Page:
By Pura López-Colomé b. 1952 Pura Lopez-Colome

Translated By Forrest Gander Read the translator's notes

It would not sound so deep
Were it a Firmamental Product—
Airs no Oceans keep—
—Emily Dickinson

Afloat between your lens   
and your gaze,   
the last consideration to go   
across my gray matter   
and its salubrious   
whether or not I’ll swim,   
whether I’ll be able to breathe,   
whether I’ll live like before.   

I’m caught in the bubble   
of your breath.   
It locks me in.   
Drives me mad.   

Confined to speak alone,   
I talk and listen,   
ask questions and answer myself.   
I hum, I think I sing,   
I breathe in, breathe in and don’t explode.   
I’m no one.   

Behind the wall   
of hydrogen and oxygen,   
very clear, almost illuminated,   
you allow me to think   
that the Root of the Wind is Water
and the atmosphere   
smells of salt and microbes and intimacy.

And in that instant comes   
the low echo   
of a beyond beyond,   
a language archaic and soaked   
in syllables and accents suited   
for re-de-trans-forming,   
giving light,   
giving birth to   
hidden within another skin:   
the hollow echo of the voice   
which speaks alone.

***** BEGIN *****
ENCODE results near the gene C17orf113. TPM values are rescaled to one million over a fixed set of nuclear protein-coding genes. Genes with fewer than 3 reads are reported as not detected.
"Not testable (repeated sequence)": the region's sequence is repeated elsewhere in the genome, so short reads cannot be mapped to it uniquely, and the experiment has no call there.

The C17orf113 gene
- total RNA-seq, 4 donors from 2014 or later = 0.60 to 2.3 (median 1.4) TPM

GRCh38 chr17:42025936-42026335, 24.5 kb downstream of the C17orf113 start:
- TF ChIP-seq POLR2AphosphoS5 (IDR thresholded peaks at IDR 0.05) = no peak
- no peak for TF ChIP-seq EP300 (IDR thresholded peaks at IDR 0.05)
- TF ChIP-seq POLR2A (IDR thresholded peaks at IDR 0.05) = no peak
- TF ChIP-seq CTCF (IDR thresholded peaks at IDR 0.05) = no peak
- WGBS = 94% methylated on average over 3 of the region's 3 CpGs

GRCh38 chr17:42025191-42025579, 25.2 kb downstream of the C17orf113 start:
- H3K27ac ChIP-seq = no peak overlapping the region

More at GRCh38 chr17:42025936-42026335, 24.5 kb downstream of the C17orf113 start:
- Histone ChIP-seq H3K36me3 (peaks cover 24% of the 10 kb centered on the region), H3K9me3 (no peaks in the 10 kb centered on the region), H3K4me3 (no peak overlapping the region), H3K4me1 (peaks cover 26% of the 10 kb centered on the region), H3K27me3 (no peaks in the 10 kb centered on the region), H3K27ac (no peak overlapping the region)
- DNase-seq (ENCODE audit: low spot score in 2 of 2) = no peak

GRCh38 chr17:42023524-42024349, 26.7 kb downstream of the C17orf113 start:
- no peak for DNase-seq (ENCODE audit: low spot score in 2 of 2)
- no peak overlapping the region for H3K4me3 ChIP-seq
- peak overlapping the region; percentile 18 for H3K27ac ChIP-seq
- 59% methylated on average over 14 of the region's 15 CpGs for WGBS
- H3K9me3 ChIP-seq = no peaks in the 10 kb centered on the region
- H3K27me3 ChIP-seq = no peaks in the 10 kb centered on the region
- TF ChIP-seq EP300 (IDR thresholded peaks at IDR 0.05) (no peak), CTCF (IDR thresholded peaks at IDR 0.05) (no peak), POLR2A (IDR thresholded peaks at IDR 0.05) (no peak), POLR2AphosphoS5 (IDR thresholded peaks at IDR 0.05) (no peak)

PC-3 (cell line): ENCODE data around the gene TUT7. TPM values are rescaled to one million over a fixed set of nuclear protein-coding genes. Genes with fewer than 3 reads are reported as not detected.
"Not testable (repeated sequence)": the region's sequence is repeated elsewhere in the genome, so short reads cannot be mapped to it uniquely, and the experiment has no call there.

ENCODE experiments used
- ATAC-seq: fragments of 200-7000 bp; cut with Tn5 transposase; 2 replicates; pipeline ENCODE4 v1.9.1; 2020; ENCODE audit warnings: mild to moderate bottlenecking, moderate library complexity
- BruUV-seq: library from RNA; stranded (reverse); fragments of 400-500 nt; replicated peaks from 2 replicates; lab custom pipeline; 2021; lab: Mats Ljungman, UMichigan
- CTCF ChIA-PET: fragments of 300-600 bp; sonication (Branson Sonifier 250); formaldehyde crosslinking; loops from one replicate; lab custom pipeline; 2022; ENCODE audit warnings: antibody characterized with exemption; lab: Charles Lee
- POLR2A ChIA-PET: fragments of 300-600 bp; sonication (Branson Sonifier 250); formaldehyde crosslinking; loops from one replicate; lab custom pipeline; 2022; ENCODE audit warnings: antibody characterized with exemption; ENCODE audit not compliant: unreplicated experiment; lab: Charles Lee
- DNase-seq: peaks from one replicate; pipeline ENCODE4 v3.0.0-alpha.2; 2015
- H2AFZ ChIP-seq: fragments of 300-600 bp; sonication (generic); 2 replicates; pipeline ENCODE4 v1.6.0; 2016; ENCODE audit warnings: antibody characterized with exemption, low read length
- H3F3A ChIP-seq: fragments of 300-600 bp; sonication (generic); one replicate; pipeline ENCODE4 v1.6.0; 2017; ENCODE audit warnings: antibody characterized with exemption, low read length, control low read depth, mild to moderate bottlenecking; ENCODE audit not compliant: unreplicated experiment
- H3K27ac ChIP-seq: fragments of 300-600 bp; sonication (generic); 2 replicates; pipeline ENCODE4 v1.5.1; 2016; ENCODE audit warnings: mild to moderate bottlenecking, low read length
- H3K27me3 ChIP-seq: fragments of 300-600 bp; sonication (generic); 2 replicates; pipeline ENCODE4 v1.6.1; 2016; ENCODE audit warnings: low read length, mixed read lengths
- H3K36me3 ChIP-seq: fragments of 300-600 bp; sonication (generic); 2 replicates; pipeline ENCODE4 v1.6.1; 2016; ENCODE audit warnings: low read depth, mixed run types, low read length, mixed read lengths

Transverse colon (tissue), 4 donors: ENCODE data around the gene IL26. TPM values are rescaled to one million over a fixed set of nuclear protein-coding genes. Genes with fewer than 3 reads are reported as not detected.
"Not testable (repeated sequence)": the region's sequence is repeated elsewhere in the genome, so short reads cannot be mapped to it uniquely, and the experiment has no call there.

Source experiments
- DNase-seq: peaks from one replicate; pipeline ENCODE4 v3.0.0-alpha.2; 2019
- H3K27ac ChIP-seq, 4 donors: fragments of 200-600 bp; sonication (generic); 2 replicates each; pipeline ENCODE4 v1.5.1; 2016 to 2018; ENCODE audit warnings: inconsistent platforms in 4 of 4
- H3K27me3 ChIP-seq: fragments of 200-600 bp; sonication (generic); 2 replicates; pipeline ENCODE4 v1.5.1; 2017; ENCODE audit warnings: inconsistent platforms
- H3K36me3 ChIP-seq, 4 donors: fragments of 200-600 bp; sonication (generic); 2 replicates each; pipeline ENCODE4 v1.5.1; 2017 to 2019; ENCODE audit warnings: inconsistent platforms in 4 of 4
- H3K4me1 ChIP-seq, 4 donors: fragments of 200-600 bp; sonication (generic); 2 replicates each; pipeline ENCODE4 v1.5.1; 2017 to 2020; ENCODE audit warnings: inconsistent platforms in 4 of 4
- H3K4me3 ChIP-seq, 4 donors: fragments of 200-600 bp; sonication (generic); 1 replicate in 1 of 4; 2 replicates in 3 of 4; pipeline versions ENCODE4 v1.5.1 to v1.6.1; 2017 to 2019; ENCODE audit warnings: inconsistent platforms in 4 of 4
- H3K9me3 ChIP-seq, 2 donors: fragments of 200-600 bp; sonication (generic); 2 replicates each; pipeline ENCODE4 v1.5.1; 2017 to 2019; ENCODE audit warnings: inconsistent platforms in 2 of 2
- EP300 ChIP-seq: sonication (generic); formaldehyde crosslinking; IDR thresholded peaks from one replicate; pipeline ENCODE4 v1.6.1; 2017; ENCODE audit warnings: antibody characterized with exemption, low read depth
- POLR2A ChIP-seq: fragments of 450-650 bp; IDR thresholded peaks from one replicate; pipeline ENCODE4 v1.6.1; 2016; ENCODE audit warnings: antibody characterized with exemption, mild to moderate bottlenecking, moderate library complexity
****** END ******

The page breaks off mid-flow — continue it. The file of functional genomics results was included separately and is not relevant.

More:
Source: Poetry (April 2009).


This poem originally appeared in the April 2009 issue of Poetry magazine

April 2009
 Pura  López-Colomé


Pura López-Colomé was born in Mexico City in 1952, spent part of her childhood in Mérida, Yucatan, and attended high school in the US. She studied literature at the Universidad Nacional Autónoma de México, publishing literary criticism, poems, and translations in a regular column for the newspaper Unomásuno. English translations of her work include No Shelter: Selected Poems (Graywolf Press, 2002), and Aurora (Shearsman Books, . . .

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Poems by Pura López-Colomé

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SUBJECT Arts & Sciences, Poetry & Poets, Language & Linguistics, Love


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